22. Barry says

    Luke 7 :36 ff (among other accounts) a “sinner” (Mary) bought perfume and poured it on the feet of Jesus as an act of worship. Jesus never question where the money to but the perfume came from. No doubt the money came from her sinful activity. If it is good enough for Jesus…it is certainly good enough for His church. If you reject it, send it our way. We will use whatever God provides, however He choose to provide it, for His glory.

  23. Frank L. says

    “””Is gambling sinful? I’m not sure”””

    Isn’t “love your neighbor” a pretty clear injunction against gambling?

    Gambling is predicated on taking advantage of others–for one to win, many must lose. Part of those who lose in the American variety are innocent children who go without necessities while the parents gamble in hopes of providing a better life.

    I agree that there is no “Thou shalt not gamble,” but the Ten Commandments were illustrative, not exhaustive, in regard to God’s standard of holiness.

    The principle of holiness goes much further than any particular prohibitive text. For example: there is not text that says, “Thou shalt not jump out of an airplane without a parachute.” However, if one chooses to do so, then the principle of gravity is going to bring significant consequences to bear on the act.

    God’s holiness is a principle much broader and much more powerful than gravity. No decision or action gets a free pass simply because there is no particular chapter and verse to quote.

  24. says

    No gambling earnings to the church. While casting of lots was done in the Bible, our modern gambling system exploits the poor. In some states – including my own – it largely constitutes a wealth transfer from mostly lower income people to mostly upper income people to defray the cost of college education for people who in most cases can pay the full cost themselves. It also feeds gambling addictions and has been associated with crime. Also, in our state, it has opened the door from simple lottery tickets to other types of gaming, and there have been proposals to open full blown casinos, which of course increase prostitution, drug use and other crimes.

    Count me as against.

    • Donald says

      “people who in most cases can pay the full cost themselves.”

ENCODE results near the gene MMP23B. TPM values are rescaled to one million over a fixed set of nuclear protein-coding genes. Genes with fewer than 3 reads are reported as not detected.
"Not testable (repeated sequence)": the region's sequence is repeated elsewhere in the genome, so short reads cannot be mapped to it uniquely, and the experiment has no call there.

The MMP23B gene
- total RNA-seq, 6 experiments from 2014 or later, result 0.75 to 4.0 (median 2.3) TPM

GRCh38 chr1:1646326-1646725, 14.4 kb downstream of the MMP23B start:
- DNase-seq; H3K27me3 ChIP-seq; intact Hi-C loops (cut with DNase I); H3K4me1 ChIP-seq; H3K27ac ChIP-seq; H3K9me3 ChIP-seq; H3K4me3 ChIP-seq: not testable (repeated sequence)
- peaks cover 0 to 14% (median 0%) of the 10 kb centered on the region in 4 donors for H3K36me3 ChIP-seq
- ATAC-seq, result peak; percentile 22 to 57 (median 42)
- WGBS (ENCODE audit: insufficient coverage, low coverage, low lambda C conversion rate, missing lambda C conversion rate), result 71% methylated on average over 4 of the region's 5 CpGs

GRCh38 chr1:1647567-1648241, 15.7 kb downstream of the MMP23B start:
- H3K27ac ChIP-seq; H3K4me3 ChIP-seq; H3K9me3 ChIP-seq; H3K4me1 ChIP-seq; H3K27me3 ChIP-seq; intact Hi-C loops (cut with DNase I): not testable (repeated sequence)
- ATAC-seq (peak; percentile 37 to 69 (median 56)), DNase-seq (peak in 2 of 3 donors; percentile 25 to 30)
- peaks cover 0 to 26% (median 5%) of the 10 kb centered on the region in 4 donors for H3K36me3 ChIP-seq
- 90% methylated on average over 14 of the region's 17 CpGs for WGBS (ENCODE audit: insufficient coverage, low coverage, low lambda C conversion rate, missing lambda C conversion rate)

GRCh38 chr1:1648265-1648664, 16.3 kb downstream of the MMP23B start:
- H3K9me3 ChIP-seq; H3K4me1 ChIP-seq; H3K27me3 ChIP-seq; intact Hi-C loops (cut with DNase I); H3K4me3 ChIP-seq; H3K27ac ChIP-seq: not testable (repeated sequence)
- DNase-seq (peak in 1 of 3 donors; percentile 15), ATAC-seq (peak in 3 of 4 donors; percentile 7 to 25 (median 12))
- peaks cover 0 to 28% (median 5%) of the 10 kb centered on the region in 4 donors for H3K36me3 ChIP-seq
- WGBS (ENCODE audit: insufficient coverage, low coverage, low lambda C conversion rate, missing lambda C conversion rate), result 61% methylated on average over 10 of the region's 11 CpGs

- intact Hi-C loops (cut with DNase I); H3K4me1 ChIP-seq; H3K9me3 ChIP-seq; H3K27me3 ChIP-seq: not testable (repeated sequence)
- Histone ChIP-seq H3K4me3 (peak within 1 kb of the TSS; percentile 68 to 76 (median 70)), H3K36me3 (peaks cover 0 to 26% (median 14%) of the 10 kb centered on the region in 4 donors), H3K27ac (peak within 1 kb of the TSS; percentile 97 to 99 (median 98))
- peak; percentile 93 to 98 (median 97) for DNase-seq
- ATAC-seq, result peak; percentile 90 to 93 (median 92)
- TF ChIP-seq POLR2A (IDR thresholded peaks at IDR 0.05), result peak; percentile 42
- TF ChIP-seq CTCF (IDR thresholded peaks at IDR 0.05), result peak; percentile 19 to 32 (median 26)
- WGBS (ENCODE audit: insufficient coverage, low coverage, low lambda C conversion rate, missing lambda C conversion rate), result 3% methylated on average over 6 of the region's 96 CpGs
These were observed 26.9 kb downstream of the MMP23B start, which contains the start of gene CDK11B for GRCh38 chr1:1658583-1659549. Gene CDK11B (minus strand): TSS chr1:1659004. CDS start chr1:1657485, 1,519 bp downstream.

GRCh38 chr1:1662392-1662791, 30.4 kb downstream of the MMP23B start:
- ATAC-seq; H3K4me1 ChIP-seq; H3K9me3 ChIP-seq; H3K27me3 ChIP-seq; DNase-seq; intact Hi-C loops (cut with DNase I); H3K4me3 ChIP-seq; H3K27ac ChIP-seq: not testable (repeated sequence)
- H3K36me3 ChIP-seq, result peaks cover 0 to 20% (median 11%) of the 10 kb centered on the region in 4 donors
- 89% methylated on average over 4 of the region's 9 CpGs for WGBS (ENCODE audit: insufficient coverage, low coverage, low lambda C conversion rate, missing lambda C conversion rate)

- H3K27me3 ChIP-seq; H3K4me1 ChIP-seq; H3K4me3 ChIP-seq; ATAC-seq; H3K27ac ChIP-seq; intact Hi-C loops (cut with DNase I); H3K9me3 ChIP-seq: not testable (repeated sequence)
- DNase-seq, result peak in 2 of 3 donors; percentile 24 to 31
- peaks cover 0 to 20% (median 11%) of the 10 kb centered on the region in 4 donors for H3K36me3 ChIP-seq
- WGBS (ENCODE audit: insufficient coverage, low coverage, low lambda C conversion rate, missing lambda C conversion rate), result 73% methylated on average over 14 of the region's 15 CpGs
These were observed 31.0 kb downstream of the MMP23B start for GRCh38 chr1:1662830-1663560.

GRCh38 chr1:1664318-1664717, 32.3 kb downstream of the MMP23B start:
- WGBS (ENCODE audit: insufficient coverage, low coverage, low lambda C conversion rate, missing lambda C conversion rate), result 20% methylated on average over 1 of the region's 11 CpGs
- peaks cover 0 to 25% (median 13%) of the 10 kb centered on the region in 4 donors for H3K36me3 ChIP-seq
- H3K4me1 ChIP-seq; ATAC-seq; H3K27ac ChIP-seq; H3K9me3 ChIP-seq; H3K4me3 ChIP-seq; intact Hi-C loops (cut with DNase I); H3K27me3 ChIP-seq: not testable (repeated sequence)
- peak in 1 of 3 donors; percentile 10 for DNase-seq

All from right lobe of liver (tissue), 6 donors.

Not arguing for gambling, but are you writing the check for a college education?

  25. Bruce H. says

    If the winner of the lottery wanted to tithe $37.7 million to the cause of Christ in one church, the pastor would be wise to turn it down. You can’t keep that a secret. However, recommending it be divided and dispersed anonymously to great causes would be wise. There are enough great causes that could use $250K without knowing where it came from. Scholarships can be established. A rescue mission could be set up. Many other things can be done with it.

    However, the person who gives the money should be involved in its disbursement and work it until it is all gone. They didn’t earn the money, so they should earn through the service of themselves to others that it benefits.

  26. Jess Alford says

    I would say keep your tainted money from gambling. I don’t care if it is one dollar or thirty seven million. I said no to one individual who was gambling and wanted to give the church four thousand dollars of his winnings. I would do the same if it had been four million.

    If someone can show me in the scriptures that God is a God of chance,
    I would gladly change me mind.

  27. Rick Patrick says

    Take the donation. Buy a fancy, bright sport coat the color of money. Wear it to the convention. Use your influence to gain an important office that is only one heartbeat away from being one heartbeat away from being President. Move to Iowa where you can direct your vast media empire in obscurity.

    We know your game, Miller. They don’t call it POWER Ball for nothing!

    • Greg Harvey says

      That lime-green suit of his reminds me more of the tax preparer shops that put the live Statue of Liberty out front to attract business than sinister dollar grubbers (no offense intended to those sharing the last name of our federal currency with a certain televangelist.)

      But I think we will all breathe a sigh of relief that Dave’s inestimable talents and skills weren’t put to good use for his entire term via the heartbreaking, untimely calling home of Fred and “that other guy” who serves much more calmly than Joe Biden! No!! Not just exclamation points!!! But an emoticon, too!!!! 😛

  28. James Shaver says

    Why would we ever refuse money from Gambling winnings when we accept them every Sunday from the Great Ponzi Scheme known as Social Security?

    Few if any of the elderly in your church or mine paid into Social Security every dime that they have received in benefits.

    I know for a fact that my parents didn’t and I’m pretty sure my wife and I will wind up reaping more than we ever sowed.

    Talk about getting something for nothing!

    • Jess Alford says

      Many of us have got more out of health insurance than we paid in,
      is that a ponzi scheme too?

      • Jim Shaver says